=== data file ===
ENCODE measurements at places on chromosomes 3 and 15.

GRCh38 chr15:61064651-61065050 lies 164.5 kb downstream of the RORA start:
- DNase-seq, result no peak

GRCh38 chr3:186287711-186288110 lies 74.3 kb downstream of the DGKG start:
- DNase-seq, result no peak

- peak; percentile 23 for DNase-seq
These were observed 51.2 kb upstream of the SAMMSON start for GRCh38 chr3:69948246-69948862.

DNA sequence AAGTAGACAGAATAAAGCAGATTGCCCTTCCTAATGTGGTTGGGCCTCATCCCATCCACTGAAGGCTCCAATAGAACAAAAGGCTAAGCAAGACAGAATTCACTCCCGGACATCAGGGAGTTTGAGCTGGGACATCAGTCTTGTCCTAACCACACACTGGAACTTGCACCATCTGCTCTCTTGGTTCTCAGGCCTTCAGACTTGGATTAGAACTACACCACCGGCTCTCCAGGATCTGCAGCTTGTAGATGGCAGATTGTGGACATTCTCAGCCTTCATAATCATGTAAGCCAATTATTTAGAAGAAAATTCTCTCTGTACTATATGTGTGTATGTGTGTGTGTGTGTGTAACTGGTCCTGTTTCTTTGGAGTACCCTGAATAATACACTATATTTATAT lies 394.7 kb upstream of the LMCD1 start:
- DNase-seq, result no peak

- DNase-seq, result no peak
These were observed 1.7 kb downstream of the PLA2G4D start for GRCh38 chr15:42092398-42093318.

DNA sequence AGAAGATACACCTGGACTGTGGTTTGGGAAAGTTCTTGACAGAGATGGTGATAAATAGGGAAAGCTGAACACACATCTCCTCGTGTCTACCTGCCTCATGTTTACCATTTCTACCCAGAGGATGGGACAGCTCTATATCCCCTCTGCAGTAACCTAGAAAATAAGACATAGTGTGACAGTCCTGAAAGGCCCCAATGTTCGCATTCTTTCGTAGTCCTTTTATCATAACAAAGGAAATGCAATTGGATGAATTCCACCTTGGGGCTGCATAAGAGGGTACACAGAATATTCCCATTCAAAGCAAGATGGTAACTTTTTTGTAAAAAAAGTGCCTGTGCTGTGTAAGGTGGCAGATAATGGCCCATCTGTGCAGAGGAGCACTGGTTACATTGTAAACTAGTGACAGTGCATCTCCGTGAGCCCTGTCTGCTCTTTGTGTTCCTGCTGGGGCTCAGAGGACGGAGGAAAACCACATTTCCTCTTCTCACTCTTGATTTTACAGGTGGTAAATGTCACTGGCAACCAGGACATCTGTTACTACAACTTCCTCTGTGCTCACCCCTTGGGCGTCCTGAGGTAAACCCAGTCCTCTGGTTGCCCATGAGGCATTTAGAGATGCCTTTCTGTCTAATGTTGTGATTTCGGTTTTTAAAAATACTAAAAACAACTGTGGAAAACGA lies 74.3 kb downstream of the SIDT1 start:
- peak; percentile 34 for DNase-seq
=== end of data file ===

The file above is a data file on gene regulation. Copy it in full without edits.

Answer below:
ENCODE measurements at places on chromosomes 3 and 15.

GRCh38 chr15:61064651-61065050 lies 164.5 kb downstream of the RORA start:
- DNase-seq, result no peak

GRCh38 chr3:186287711-186288110 lies 74.3 kb downstream of the DGKG start:
- DNase-seq, result no peak

- peak; percentile 23 for DNase-seq
These were observed 51.2 kb upstream of the SAMMSON start for GRCh38 chr3:69948246-69948862.

DNA sequence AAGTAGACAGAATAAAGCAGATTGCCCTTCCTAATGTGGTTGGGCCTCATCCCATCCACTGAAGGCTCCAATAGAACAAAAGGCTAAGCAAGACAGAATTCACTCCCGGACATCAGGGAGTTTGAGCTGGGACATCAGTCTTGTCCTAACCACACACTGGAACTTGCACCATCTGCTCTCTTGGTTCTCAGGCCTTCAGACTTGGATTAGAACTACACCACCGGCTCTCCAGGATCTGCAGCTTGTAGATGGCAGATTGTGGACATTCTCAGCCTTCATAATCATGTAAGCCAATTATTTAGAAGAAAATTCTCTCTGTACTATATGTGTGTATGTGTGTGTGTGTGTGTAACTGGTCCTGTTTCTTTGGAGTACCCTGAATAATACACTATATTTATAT lies 394.7 kb upstream of the LMCD1 start:
- DNase-seq, result no peak

- DNase-seq, result no peak
These were observed 1.7 kb downstream of the PLA2G4D start for GRCh38 chr15:42092398-42093318.

DNA sequence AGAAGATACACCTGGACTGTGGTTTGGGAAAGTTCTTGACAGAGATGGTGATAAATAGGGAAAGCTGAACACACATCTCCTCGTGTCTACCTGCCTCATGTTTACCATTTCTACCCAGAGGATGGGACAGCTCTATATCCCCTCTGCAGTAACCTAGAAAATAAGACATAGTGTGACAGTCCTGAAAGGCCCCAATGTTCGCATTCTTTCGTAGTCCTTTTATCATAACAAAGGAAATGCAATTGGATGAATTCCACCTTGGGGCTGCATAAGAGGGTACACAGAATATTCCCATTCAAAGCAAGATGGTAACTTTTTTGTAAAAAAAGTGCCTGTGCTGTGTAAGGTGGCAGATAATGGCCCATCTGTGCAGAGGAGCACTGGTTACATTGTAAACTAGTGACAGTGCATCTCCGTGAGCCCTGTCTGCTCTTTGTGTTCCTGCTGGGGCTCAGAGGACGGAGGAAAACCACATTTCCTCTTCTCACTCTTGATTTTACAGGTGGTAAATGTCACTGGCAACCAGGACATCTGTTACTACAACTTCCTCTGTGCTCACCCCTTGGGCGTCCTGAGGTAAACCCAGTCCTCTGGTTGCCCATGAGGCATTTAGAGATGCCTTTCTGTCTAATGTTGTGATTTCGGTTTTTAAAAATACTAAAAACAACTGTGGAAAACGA lies 74.3 kb downstream of the SIDT1 start:
- peak; percentile 34 for DNase-seq